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Alaska Gas Pipeline

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This article is part of the Global Fossil Infrastructure Tracker, a project of Global Energy Monitor and the Center for Media and Democracy.
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Alaska Gas Pipeline is a proposed natural gas pipeline.[1]

Location

The pipeline runs from Prudhoe Bay, Alaska, to Caroline, Alberta.

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Project Details

  • Operator: TransCanada, ExxonMobil
  • Current capacity: Million cubic feet per day
  • Proposed capacity: 4100 Million cubic feet per day
  • Length: miles / km
  • Status: Cancelled
  • Start Year:

Background

The Alaska gas pipeline is a project proposed from the joint efforts between TransCanada Corp. and Exxon Mobile Corp. to develop a natural gas pipeline under the AGIA a.k.a. Alaska Gas Inducement Act, adopted by Alaska Legislature in 2007.[2] The project originally proposed two options during its open season offering over a three-month period from April 30 to July 30, 2010. An 'open season' in layman's terms is when a company conducts a non-binding show of interest or poll in the marketplace, they ask potential customers "if we build it, will you come?".

The first option was a pipeline from Alaska North Slope through Alaska, the Yukon Territory, British Columbia and to Alberta for a total distance of approx. 1,700 miles. Gas was then to be delivered on through existing pipelines serving the major North American markets. The second option proposed was to transport natural gas from the North Slope to Valdez, AK for a distance of approx. 800 miles. Once in Valdez it would be converted to liquiefied natural gas in facilities built by others and then shipped to North American and International markets. An additional component to each option is a gas treatment plant (GTP) and Point Thomson natural gas pipeline. The proposed building site for the GTP would be at North Slope's Prudhoe Bay facilities which then treats the gas to be shipped in the pipeline. The Point Thomson field would have approximately 58 miles of pipeline to connect natural gas supplies from the field to the plant and the pipeline.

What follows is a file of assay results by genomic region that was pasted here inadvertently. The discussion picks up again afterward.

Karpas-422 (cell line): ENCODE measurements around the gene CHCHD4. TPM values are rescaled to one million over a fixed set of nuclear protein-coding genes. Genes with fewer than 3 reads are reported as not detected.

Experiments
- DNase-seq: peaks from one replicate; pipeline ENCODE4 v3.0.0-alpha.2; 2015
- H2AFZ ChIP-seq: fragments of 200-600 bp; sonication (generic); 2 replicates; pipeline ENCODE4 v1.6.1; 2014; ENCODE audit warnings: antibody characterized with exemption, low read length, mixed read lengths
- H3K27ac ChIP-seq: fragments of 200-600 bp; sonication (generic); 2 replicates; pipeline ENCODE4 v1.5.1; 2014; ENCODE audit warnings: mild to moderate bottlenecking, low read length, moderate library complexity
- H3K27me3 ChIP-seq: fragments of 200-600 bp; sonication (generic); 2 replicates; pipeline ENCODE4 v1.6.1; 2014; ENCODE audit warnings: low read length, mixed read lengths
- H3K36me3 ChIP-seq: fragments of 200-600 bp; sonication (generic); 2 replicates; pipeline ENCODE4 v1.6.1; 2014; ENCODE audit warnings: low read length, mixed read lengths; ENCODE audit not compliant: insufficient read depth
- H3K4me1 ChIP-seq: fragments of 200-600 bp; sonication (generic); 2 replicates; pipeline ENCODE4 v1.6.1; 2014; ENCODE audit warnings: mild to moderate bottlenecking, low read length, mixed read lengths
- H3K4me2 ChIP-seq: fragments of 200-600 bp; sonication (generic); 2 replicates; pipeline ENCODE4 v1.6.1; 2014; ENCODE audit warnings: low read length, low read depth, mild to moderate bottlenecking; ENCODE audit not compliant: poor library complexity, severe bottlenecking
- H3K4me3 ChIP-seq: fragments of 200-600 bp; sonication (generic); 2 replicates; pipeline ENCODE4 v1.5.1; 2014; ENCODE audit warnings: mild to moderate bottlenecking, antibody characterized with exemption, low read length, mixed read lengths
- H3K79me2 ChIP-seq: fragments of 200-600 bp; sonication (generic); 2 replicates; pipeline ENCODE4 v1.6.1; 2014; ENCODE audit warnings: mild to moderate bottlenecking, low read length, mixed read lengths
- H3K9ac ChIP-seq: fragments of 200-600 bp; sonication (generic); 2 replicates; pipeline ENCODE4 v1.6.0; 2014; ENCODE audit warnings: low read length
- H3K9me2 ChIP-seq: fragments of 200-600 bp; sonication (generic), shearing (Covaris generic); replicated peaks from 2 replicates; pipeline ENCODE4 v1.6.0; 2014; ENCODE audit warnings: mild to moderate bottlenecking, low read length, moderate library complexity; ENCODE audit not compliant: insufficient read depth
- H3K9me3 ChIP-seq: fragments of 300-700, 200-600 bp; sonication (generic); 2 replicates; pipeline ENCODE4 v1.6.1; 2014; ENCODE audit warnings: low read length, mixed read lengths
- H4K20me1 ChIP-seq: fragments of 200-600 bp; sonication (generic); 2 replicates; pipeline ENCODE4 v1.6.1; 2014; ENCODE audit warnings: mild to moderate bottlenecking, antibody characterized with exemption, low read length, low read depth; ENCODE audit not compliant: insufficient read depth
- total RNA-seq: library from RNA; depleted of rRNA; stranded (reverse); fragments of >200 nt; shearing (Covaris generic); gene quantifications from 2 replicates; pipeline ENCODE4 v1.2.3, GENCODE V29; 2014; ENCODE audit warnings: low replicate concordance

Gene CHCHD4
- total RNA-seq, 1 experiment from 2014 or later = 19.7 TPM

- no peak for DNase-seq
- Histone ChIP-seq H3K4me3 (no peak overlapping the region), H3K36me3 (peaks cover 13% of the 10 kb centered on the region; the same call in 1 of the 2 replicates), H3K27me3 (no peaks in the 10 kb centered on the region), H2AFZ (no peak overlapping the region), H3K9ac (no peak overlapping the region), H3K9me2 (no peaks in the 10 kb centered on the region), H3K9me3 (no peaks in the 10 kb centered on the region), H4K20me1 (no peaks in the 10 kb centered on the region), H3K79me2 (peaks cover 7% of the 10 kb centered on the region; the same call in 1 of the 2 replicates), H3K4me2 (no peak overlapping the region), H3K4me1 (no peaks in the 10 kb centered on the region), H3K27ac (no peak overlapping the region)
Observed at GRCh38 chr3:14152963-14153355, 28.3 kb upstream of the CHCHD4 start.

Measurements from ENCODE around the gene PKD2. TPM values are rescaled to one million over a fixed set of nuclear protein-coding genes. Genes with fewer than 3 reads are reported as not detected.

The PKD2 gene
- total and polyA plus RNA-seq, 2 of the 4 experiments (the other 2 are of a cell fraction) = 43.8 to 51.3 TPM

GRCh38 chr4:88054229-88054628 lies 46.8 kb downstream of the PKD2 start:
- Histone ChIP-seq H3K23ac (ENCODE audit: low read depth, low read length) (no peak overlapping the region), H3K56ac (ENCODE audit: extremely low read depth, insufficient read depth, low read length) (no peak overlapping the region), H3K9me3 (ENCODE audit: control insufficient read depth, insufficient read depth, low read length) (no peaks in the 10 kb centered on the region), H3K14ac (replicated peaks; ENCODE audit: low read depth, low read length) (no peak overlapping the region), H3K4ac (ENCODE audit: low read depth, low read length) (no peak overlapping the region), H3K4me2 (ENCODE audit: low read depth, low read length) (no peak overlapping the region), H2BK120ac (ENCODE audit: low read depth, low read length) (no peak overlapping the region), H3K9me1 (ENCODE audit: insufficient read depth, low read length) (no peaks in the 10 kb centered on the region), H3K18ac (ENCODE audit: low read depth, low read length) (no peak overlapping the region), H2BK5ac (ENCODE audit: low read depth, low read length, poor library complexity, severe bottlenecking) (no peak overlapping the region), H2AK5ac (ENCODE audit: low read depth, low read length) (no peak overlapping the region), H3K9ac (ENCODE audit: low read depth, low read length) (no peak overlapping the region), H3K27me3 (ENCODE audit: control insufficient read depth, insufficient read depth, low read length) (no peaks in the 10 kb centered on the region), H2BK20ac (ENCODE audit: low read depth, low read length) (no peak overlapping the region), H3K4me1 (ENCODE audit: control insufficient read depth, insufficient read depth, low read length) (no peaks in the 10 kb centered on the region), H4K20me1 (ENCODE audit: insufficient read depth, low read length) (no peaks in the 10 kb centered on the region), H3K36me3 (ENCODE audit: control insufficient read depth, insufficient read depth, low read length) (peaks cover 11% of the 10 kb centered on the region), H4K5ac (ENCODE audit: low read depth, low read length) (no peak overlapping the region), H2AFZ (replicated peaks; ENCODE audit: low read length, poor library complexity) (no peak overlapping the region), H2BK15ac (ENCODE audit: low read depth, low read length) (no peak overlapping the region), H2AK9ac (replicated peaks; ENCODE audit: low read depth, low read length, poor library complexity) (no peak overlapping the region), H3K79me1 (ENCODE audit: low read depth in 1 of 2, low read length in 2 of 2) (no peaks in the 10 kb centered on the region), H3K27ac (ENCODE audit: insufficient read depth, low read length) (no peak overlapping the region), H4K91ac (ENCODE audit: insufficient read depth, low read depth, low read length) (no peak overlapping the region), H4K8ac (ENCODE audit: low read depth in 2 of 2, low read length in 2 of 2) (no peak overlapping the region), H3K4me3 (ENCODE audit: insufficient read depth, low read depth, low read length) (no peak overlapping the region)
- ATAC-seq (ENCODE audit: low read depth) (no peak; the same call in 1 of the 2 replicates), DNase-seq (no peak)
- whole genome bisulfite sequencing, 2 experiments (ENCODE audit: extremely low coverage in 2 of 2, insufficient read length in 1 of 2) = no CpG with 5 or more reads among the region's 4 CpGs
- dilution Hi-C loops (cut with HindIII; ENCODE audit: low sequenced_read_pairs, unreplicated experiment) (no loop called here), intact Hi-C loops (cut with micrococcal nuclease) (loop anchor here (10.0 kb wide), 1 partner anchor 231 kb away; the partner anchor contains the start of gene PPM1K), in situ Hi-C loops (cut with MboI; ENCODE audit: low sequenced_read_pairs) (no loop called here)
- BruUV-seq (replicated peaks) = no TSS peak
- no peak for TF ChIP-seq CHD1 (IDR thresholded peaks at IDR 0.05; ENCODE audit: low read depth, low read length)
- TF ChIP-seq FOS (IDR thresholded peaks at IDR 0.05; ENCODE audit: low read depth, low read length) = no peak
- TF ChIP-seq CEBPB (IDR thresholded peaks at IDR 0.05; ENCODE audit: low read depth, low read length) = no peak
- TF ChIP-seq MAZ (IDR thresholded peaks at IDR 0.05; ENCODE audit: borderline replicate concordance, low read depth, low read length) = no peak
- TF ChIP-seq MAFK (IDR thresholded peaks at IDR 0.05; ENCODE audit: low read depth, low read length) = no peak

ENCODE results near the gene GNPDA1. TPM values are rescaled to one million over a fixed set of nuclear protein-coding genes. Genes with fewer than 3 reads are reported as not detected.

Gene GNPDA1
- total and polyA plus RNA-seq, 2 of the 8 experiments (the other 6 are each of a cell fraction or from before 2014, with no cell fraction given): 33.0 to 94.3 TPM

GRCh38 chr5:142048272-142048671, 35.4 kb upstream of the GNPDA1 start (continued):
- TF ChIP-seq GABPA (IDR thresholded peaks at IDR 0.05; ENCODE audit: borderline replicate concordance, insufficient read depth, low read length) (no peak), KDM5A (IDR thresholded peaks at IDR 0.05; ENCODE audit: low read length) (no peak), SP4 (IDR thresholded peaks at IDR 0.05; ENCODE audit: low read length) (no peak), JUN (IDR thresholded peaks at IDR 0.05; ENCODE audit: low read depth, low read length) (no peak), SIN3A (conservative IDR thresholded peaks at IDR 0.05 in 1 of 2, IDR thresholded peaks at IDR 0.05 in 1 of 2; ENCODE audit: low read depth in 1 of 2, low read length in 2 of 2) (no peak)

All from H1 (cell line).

Both options give Alaskan communities the opportunity to acquire natural gas from a minimum of five delivery points along the pipeline. An Alberta option provides for the ability to have local natural gas delivery in Canada.[3] TransCanada has secured state seed money and a license from the state of Alaska to build and operate a pipeline, but does not yet have federal approvals needed to start construction. On June 11, 2009 TransCanada announced it had formed an agreement with ExxonMobil to work together in bringing the gas to market.[4]